Neon is an engaging modern jazz album that showcases the diverse background and compositional approaches of Mike Clinco and his ensemble. While this record will fall into the category of modern jazz, the music on Neon draws from blues, rock, Latin and bebop as much as does from the post-bop idiom. In the hands of lesser musicians, blending these different styles might sound convoluted or incoherent, but Clinco and his quintet rise to the challenge and are able to bring out the subtleties of these genres while maintaining a unified ensemble sound throughout.
All of the tunes, with the exception of oneHenry Mancini's "Charade," with whom Clinco toured for 14 yearswere written and arranged by the highly-experienced Clinco. The material is thoughtfully arranged and never sounds like merely head charts, or vehicles to showcase the improvisational prowess of the band. Tunes like the opening "Bookends" and "Amalgam" contain some wonderful harmony lines between the guitar and horns during the melody sections, not to mention memorable solos by Clinco and saxophonist Bob Sheppard. One of the album's highlights comes with "X-Cue Says," where Clinco breaks out his distortion pedal, which not only adds a new level of texture to his guitar, but also provides inspiration for memorable solos by Sheppard and drummer Jimmy Branly.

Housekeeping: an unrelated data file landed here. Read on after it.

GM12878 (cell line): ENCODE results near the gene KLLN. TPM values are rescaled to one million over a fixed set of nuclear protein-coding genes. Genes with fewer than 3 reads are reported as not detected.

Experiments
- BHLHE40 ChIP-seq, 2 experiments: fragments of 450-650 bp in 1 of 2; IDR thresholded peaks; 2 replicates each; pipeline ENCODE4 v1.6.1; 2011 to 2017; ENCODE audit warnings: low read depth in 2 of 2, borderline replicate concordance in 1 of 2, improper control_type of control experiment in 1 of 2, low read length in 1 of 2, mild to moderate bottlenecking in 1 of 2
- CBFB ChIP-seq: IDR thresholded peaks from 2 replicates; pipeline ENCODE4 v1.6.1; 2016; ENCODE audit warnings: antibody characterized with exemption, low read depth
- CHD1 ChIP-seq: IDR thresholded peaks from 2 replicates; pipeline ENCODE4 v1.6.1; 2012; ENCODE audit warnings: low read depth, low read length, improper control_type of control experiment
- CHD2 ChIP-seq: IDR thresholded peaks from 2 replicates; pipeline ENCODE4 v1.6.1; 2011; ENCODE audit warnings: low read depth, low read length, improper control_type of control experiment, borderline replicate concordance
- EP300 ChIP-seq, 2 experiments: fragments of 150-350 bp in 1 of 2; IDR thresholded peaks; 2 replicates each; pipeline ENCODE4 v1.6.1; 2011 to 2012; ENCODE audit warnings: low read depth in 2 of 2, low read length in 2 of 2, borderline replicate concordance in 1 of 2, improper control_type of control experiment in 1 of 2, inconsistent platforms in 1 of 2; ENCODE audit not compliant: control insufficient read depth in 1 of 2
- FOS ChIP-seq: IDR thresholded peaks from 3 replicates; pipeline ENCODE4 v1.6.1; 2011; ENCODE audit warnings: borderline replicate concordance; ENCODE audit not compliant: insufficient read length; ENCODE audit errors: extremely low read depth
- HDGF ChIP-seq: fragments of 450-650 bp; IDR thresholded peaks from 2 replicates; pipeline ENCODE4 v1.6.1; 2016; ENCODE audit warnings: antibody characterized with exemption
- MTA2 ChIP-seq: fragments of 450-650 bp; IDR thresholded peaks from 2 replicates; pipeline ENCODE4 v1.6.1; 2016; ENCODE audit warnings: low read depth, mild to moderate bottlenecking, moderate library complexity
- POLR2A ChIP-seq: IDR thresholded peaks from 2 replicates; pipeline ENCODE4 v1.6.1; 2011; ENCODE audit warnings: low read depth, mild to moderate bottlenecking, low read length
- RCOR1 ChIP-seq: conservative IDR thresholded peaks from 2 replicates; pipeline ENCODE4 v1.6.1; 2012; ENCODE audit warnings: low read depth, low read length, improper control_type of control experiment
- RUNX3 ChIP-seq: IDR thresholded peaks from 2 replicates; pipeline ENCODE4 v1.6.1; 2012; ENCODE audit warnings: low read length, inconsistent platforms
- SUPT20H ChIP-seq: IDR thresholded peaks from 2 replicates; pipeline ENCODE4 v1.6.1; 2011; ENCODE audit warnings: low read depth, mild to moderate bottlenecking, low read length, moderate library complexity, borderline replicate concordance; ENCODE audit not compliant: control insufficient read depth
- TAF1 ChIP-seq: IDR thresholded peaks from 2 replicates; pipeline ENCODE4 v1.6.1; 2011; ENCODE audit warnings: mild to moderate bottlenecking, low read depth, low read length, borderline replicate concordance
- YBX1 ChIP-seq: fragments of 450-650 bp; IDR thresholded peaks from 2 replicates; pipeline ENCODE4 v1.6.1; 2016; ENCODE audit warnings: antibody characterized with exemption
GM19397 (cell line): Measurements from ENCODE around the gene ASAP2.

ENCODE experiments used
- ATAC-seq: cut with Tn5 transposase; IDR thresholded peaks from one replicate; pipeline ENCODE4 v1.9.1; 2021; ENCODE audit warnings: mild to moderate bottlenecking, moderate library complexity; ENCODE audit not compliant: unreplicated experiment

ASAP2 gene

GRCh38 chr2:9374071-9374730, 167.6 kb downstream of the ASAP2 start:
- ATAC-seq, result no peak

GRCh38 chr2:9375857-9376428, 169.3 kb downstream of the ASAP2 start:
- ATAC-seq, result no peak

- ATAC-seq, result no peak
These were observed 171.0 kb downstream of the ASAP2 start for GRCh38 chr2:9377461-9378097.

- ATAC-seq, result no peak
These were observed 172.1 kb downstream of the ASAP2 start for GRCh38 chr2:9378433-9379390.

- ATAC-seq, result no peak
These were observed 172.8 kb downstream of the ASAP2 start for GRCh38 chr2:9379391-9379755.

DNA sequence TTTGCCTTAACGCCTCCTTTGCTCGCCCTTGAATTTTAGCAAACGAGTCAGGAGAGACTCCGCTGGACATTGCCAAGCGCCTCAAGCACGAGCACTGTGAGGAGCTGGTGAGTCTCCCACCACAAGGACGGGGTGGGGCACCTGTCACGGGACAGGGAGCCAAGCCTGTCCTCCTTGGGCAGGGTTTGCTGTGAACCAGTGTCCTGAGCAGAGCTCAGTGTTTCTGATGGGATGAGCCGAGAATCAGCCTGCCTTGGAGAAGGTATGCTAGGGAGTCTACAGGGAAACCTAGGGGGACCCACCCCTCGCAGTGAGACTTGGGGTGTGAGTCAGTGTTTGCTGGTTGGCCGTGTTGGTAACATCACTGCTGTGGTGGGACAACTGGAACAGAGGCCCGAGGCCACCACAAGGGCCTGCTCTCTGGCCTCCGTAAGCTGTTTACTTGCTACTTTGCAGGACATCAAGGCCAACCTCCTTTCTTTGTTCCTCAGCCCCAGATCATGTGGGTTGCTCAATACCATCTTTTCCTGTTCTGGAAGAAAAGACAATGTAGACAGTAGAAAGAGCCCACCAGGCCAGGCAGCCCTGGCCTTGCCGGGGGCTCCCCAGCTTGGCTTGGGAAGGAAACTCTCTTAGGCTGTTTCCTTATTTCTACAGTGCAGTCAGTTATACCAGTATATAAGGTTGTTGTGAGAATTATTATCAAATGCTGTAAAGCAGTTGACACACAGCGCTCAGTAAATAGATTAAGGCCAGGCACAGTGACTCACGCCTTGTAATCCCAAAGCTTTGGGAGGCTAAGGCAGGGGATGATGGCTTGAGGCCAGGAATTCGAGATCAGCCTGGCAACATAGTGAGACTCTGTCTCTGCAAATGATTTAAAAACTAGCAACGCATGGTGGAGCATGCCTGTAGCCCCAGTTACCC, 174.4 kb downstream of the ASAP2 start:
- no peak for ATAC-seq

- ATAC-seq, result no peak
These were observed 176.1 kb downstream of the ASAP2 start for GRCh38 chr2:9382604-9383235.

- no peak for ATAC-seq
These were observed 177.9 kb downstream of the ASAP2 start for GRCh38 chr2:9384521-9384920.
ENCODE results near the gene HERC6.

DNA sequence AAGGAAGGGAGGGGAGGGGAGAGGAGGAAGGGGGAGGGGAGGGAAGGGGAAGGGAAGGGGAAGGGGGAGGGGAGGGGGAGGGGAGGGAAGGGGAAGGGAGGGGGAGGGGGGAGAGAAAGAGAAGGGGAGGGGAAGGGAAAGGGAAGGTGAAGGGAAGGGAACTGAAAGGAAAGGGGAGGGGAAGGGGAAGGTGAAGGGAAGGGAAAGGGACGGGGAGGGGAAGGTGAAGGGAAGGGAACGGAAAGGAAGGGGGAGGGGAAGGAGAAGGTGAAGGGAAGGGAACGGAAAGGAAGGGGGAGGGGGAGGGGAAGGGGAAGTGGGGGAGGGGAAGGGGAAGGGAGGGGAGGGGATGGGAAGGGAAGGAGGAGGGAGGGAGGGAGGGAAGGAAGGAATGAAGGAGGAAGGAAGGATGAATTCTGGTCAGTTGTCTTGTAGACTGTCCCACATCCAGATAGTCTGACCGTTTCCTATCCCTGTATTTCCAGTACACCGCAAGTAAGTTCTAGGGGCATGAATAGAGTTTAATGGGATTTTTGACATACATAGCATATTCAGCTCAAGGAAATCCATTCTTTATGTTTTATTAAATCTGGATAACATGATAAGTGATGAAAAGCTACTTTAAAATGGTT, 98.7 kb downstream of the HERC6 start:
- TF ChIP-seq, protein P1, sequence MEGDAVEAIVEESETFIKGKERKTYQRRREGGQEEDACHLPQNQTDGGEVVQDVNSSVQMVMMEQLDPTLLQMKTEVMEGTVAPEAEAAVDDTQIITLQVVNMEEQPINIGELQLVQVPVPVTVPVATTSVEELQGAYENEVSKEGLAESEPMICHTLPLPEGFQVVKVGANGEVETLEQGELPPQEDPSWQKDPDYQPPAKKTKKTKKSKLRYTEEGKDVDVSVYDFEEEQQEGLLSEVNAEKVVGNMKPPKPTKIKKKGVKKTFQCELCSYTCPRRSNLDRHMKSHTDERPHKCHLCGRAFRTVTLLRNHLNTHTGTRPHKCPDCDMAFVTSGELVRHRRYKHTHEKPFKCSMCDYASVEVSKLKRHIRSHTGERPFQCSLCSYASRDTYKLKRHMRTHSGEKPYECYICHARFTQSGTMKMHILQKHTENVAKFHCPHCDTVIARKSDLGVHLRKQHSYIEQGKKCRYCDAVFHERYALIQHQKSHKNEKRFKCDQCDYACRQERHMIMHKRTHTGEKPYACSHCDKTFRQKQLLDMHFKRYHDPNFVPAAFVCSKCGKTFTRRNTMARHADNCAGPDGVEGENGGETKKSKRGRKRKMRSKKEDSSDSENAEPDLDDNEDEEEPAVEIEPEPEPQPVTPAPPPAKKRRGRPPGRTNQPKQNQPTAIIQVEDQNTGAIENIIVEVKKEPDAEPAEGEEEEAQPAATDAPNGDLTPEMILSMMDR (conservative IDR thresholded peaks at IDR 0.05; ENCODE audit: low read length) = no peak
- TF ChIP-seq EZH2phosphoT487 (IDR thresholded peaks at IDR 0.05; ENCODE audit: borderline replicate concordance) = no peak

Clinco's playing is solid throughout as both a soloist and accompanist. Hardly a tune, or sometimes a section of a tune, goes by without Clinco changing the tone or texture of the guitar in both the lead and/or comping. These changes of texture are furthered by his use of both electric and nylon string guitars. Clinco's haunting intro to "Charade" is a fine example of his nylon playing. Here, through the use of overdubbing, Clinco plays both the melody/solo and chords on his nylon string. While many times the overdubbing of two guitars can sound forced or uncreative, Clinco manages to convincingly portray the sound of two guitars without drawing attention to the fact that he is playing both.
Neon is an album as diverse as the musicians who recorded it. It highlights the variety of backgrounds that Clinco draws from in his playing and writing, as well as the world-class ensemble that he has chosen. Not a fully composed work, nor a blowing album, Neon is a welcomed mixture of composition and improvisation.
Bookends; Sonship; Neon; X Cue Says; Daystream; Amalgam; Beaten Paths; Charade; The Rest Will Follow.
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